These Accuquilt dies are so magical to me. I’ve always been pretty happy that I could cut a straight line, maybe a little arrogant about it, but I’m terrible at making triangles the correct size or squares exactly square. It’s the math of it all that makes me freak out a bit. And then having to duplicate the cutting the exact same way a hundred million times for a single project and that was it. I’m out. But since I started
hoarding collecting dies, I’m finding that there is a lot of fun over here on the quilt-y side of sewing.
For the last few weeks I’ve been practicing some FMQ (free-motion quilting) techniques. These were kind of frustrating in the beginning, until I went to a local quilt shop just to talk about it with someone (this is the part where we diverge from the “crafting is cheaper than therapy” mantra, because I’m pretty sure my therapist is cheaper – and covered by insurance!) My quilt shop compadres asked, did I have gloves (no), did I have the right foot (yes, but I bought a ruler foot too, just so I could fall back on using rulers if I had to) and did I try out the long arms yet? (yes, surprisingly they let me drive one everytime I go in! It’s easier to test drive a long arm than it is a new car, that’s for sure!) Ugh. The longarm seems like it would be so much easier. And faster. But I have this gorgeous new sewing room that I filled up with the things that were overflowing from all over the rest of the house and I don’t really have room for a long arm until at least several more kids move out. (yes, there are a lot of kids here!) So, I go back and take the new gloves and the slippy slidey slider mat home and practice some more.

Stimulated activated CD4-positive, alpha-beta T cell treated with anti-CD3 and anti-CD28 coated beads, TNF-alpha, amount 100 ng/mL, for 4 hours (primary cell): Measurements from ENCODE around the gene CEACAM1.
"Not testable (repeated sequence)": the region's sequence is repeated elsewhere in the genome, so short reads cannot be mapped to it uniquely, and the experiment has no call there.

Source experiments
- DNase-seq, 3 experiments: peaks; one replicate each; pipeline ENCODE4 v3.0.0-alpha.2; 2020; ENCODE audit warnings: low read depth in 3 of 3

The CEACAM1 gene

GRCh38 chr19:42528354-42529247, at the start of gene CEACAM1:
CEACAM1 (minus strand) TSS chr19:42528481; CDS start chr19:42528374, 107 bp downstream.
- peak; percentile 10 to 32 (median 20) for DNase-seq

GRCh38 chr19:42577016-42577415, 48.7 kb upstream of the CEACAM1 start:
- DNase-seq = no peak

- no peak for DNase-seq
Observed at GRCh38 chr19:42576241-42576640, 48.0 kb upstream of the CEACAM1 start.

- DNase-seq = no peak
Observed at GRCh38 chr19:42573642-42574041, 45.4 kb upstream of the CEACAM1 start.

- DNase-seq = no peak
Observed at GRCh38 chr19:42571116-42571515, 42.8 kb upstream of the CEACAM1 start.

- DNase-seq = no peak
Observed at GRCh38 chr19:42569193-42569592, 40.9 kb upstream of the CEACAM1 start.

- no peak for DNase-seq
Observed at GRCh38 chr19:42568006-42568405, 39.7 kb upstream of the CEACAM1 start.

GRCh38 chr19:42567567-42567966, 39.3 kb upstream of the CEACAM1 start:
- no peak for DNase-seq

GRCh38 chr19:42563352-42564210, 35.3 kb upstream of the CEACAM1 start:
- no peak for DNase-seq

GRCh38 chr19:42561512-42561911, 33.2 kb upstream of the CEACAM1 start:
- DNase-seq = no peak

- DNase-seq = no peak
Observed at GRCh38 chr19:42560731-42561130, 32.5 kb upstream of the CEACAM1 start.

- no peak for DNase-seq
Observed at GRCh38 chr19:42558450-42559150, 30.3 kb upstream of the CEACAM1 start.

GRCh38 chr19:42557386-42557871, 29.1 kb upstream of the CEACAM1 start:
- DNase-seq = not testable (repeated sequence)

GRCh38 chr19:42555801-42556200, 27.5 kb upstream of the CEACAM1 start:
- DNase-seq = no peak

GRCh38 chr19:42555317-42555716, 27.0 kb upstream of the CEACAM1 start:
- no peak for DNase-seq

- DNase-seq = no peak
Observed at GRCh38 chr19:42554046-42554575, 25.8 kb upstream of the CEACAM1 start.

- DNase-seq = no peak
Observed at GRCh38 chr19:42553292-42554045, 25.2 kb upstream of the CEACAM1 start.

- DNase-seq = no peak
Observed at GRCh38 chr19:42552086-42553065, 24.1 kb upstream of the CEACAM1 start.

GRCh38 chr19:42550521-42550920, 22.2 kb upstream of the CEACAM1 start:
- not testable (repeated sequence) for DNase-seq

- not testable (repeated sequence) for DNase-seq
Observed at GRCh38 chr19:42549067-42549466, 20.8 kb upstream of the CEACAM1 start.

It’s like an attempt to get inside the mind of the woman who was entranced by the Yellow Wall Paper. Maybe she needed something like quilting to practice, as an outlet for the anxiety she experienced. My stack of practice quilt sandwiches is my yellow wall paper pile, and I’m just keeping them close in case…I don’t know why – maybe to ward off the anxiety.
Somewhere on practice run 5 or 6 something clicked. I wasn’t having to force the curves and loops and they just flowed. like really happened. So I went a little faster and decided I needed to try it out on a real quilt. But I’m still to chicken to do that much so I broke out a new Accuquilt die, the spool block and made a few of those up, thinking they were going to sit horizontally in a row. I am still working out of a box of mask scraps, so there is plenty of raw material there. Enough to get three little spool blocks out. And then white background.
The spool blocks finish up at 6 inches, so I cut some 2.5 inch strips from the white to use as a border, and decided that would work between each block, but it felt better to do the blocks vertically at this point, and then I could hang it on the wall – I need a few more soft things on one side of the room to absorb the sound just a little more.